311 launches Street Outreach Request Program

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Portland 311 launched a new Street Outreach Request Program on February 22, 2024. The goal of this program is to put outreach workers in front of unsheltered individuals who are ready to accept help in navigating their best next step. 

A form is now available to connect currently unsheltered/homeless community members who are interested in assistance with a City Street Outreach Worker. Completing the form does not guarantee placement in a shelter site.  A Street Outreach Worker will contact you or someone you know who is currently homeless or unsheltered about City shelter sites and other resources.

"Our outreach teams want to be able to help those in need as quickly as possible. This new program will help us streamline operations and is responsive to feedback from our community," Mayor Wheeler said.

Request Assistance from a City Street Outreach Worker

City Street Outreach Workers connect with unsheltered individuals and offer navigation support with housing and other needs, including referral into a City-run alternative shelter, like Safe Rest Villages and Temporary Alternative Shelter Sites, if appropriate. These alternative shelters include tiny homes, tent locations, and RV parking spaces.

Downloadable Informational Handout (English & Spanish): 

Oregonian Headline: Portland to use 311 help line to connect unsheltered people with resources

Read article: Oregonian -- Portland to use 311 help line to connect unsheltered people with resources


FAQs: 

Is this a shelter reservation system? 

No. This service will allow an outreach worker to help an individual with their next steps. What happens next depends on circumstances. Outreach workers may prepare an individual for shelter by, for instance, arranging for vaccinations for a person’s pets. The outreach worker may also orient an individual to other services, or help an individual reach out to family or other support structure that might be available. The next best step varies by individual, and the outreach workers are trained to help navigate this. 

Can somebody just refer any homeless person they see into this system? 

No, this is a more personal system. This service requires a name and location, in addition to knowledge that an individual is seeking help in this moment. For neighbors who wish to report a campsite location for further action, they can do so at https://www.portland.gov/homelessnessimpactreduction/report-campsite. Those reports will feed into sends a team to clean and assess a campsite, then prioritize it for a clean & removal. Other outreach worker may reach out to campsites scheduled for clean and removals.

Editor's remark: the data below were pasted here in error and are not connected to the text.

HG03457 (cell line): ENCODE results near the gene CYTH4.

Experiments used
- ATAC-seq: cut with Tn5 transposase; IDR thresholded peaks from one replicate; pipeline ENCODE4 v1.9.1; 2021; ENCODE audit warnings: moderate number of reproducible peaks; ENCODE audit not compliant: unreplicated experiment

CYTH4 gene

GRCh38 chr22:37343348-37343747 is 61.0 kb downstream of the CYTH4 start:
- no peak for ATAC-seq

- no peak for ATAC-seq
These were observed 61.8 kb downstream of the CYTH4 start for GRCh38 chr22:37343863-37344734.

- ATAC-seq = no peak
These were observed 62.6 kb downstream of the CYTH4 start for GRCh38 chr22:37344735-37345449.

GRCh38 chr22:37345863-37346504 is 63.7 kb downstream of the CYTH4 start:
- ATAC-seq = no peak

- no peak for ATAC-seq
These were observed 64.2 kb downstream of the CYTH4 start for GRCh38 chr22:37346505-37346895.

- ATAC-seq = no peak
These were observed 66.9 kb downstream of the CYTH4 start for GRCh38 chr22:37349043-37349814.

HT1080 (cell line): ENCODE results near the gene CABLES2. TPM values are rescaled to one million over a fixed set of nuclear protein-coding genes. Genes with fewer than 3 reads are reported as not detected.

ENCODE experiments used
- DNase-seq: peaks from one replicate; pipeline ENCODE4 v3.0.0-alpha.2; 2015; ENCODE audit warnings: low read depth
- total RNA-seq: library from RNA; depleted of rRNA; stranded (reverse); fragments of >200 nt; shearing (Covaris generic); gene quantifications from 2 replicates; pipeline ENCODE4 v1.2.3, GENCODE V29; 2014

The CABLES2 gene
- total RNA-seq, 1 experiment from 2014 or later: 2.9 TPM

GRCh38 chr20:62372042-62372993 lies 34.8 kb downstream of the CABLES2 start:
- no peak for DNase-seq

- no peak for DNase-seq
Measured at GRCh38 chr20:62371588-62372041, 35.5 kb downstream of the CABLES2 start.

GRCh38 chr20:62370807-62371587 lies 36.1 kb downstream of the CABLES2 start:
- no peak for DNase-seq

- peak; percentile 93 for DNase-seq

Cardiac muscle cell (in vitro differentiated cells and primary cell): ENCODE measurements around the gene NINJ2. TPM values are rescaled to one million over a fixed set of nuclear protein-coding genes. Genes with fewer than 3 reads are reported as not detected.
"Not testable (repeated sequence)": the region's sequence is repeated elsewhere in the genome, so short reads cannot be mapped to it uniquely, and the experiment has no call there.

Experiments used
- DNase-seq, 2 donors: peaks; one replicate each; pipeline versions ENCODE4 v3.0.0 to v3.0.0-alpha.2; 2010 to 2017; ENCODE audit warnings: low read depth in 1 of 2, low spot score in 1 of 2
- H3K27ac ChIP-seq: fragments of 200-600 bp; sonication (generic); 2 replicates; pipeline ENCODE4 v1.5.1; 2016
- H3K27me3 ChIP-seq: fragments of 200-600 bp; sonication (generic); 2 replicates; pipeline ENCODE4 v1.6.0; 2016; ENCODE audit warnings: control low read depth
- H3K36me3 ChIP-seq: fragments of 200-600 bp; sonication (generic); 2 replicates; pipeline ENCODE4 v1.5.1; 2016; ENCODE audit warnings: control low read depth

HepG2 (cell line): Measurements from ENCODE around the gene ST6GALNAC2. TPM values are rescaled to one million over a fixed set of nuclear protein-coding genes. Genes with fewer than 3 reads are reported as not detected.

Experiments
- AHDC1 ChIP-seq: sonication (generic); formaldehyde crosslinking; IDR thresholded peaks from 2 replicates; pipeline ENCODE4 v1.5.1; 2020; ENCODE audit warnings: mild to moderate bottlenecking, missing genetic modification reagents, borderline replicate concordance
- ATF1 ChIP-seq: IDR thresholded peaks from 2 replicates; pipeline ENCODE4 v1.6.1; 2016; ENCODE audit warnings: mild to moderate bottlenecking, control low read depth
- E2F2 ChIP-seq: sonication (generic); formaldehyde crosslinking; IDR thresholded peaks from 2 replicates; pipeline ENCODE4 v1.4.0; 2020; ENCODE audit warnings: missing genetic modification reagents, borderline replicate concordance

Is this for emergencies? 

No. Immediate emergencies should be dealt with by calling 9-1-1. For homeless individuals suffering mental health crises, individuals may call Portland Street Response (PSR) by calling 9-1-1 and asking for Portland Street Response. Operators typically pick up calls within a minute, and PSR response time is, on average, about 30 minutes. Depending on current workload, it may take outreach workers a few days to initiate outreach. 

For 24/7 phone support to anyone experiencing distress, or to aid someone experiencing distress, anybody can call the Multnomah County Behavioral Health Call Center at 503-988-4888. If warranted, operators can dispatch Project Respond, a mobile crisis response. Additionally, Cascadia Health operates a mental health urgent walk-in clinic at 4212 SE Division St, Portland. The clinic is open Monday-Friday, 7am-9pm | Saturday-Sunday 9am-9pm. 

Can outreach handle the number of referrals? 

It’s hard to predict the number of individuals who might be referred as this will be a new service.We don’t expect every person living unsheltered on the streets to seek help of this service. But if the numbers grow large, we will look to our partners in outreach from other organizations to help handle the workload. The data provided through requests for help will also inform us as to the scale of the challenge and the resources required to address it.